1. Introduction

The key time to improve energy performance of existing homes is when renovating — by adding in upgrades for improved energy performance, safer indoor temperatures, and lowered energy bills.

This project aims to improve the energy performance standards of existing buildings, which make up the majority of Australia’s building stock.  Improving the quality and performance of most of Australia’s nearly 11 million homes is equally as important as increasing the performance of newly built homes.

Most homes making up Australia’s existing building stock were built before any energy performance standards existed. In Victoria, for example, existing homes are rated well-below current building standards, rated at or below 2 NatHERS stars on average. For existing residential building stock to become zero carbon aligned, renovation and retrofit initiatives will be essential.

Why renovate? Renovation is more sustainable than demolishing and rebuilding homes, due to the embodied emissions from materials, construction and demolition. It also helps retain the architectural and heritage value of our cities and suburbs.

New homes and major changes to existing homes must be constructed to the minimum standards required by the National Construction Code (NCC). The energy performance standards in the NCC were increased in 2022 from 6 to 7 stars, using the Nationwide House Energy Rating Scheme (NatHERS) and using a whole-of-home energy budget (kWh).

However, even a 7 star rating is a long way off year-round energy efficiency, and lower energy bills. Much more can be done for homes to reach low or zero carbon emissions, produce no emissions on site, and deliver higher levels of comfort during hot summers and cold winters. Well planned renovations, however, can deliver financial and health benefits, as well as mitigate climate change.

To achieve  low carbon building stocks we need a better understanding of  existing buildings, across all climate zones and for different kinds of homes – single detached dwellings, townhouses and apartments. Currently, this understanding is a key missing piece of knowledge that prevents better support for different communities – for busy homeowners, landlords and renters, social housing providers and vulnerable households alike. A recent research study by Sustainability Victoria demonstrated savings in healthcare bills ($887) and energy bills ($85) over 3-month winter period – for a modest average investment of under $3000 to improve efficiency in homes.

To support large scale energy performance renovations across Australia, for everyone, we need effective supportive government policy in place, as well as finance support and a skilled workforce in industry to renovate homes. We also need consumer understanding.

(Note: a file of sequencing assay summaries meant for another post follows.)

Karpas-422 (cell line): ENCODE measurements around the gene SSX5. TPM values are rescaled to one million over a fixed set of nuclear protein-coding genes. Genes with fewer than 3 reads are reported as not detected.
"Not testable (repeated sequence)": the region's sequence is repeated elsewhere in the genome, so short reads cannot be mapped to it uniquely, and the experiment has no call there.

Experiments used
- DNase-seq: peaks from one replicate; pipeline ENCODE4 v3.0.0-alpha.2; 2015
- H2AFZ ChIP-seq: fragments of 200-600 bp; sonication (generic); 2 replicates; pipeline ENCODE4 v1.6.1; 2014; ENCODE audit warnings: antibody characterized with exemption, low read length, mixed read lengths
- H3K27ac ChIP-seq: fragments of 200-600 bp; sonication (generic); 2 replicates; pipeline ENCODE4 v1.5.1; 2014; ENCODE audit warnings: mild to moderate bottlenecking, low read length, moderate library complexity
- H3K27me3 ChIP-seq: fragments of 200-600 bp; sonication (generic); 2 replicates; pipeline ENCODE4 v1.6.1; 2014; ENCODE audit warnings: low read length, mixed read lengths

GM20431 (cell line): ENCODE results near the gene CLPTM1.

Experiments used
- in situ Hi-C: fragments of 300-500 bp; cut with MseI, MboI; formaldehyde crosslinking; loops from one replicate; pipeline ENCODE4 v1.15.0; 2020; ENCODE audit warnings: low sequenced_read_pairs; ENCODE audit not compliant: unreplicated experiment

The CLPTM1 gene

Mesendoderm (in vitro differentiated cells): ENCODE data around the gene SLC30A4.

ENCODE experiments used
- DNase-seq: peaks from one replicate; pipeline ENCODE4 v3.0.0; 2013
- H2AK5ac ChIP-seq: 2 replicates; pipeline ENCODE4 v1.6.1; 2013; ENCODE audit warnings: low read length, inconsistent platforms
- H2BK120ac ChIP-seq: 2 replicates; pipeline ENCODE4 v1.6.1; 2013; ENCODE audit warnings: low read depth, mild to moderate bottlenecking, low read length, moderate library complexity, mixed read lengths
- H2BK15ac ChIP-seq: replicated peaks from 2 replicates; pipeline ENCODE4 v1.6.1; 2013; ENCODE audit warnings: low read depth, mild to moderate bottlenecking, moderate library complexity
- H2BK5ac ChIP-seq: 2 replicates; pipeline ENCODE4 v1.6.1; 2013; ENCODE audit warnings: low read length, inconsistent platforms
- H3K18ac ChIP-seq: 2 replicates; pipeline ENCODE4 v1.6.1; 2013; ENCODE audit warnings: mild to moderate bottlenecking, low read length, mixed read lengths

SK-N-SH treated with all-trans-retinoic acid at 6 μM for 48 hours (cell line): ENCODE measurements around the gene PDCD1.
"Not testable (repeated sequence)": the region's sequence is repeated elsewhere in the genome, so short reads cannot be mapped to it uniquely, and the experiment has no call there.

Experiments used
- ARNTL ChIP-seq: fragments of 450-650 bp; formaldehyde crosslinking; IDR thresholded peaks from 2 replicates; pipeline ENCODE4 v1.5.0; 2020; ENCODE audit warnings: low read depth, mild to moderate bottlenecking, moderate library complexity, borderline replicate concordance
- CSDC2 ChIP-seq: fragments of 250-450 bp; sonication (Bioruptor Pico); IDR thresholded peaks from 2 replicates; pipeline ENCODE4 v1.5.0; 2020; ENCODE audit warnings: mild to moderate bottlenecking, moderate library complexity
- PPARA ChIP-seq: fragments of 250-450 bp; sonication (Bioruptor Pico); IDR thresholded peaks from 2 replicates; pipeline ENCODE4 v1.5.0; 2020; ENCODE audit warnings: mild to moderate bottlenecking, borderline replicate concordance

What we’re doing

The Renovation Pathways project will provide critical analysis and advice enabling the kick start and scaling up of Australia’s building stock through renovation and information about zero carbon and resilient building standards. 

Renovation Pathways has two stages:

  1. Developing data to inform renovation strategies and policy advice in each climate zone, to achieve zero carbon and resilient buildings in a cost-effective manner.
  2. Informing action across different stakeholder groups (policy makers, banks, construction industry, consumer groups) and supporting the development of the enabling environment necessary to scale up zero carbon homes and resilient renovations across Australia.

2. How we'll get there



Propose a definition of zero carbon and resilient buildings for each state and climate zone, with the goal of informing renovation pathways and National Construction Code regulations.

See the definition of zero carbon homes in the resources below.



Producing urban scale modelling and determining renovation strategies for main building archetypes in different climate zones consistent with achieving zero carbon buildings.



Progressing the findings from the previous pieces of work, to identify renovation priorities, the impact of scaling these up, and the key levers necessary to scale up.


Inform action

Informing action across different stakeholder groups (policy makers, banks, construction industry, consumer groups) and supporting the development of the enabling environment necessary to scale up zero carbon and resilient renovations in Australia.

4. Partners

The program is led by Climateworks Centre. Renovation Pathways is being conducted in collaboration with CSIRO and Strategy Policy Research.

Renovation Pathway is funded by philanthropic organisations, and we thank all our ongoing supporters, including Energy Consumers Australia and the Lord Mayor’s Charitable Foundation.